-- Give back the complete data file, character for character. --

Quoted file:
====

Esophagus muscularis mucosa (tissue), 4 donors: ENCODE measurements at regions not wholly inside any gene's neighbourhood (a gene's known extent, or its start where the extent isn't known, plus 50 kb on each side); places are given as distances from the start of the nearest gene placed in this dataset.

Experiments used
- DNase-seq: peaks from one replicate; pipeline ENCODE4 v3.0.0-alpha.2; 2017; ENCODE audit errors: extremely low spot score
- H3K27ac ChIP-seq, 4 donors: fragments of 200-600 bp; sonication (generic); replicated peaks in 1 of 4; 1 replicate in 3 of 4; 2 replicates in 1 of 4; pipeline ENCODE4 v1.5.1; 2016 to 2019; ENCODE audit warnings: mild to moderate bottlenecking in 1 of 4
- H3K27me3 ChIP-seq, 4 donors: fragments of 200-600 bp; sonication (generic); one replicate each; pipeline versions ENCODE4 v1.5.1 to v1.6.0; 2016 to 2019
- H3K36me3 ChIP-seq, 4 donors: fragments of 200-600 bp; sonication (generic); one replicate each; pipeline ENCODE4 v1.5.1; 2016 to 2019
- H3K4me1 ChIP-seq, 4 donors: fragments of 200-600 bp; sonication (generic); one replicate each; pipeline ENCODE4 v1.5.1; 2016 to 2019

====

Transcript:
Esophagus muscularis mucosa (tissue), 4 donors: ENCODE measurements at regions not wholly inside any gene's neighbourhood (a gene's known extent, or its start where the extent isn't known, plus 50 kb on each side); places are given as distances from the start of the nearest gene placed in this dataset.

Experiments used
- DNase-seq: peaks from one replicate; pipeline ENCODE4 v3.0.0-alpha.2; 2017; ENCODE audit errors: extremely low spot score
- H3K27ac ChIP-seq, 4 donors: fragments of 200-600 bp; sonication (generic); replicated peaks in 1 of 4; 1 replicate in 3 of 4; 2 replicates in 1 of 4; pipeline ENCODE4 v1.5.1; 2016 to 2019; ENCODE audit warnings: mild to moderate bottlenecking in 1 of 4
- H3K27me3 ChIP-seq, 4 donors: fragments of 200-600 bp; sonication (generic); one replicate each; pipeline versions ENCODE4 v1.5.1 to v1.6.0; 2016 to 2019
- H3K36me3 ChIP-seq, 4 donors: fragments of 200-600 bp; sonication (generic); one replicate each; pipeline ENCODE4 v1.5.1; 2016 to 2019
- H3K4me1 ChIP-seq, 4 donors: fragments of 200-600 bp; sonication (generic); one replicate each; pipeline ENCODE4 v1.5.1; 2016 to 2019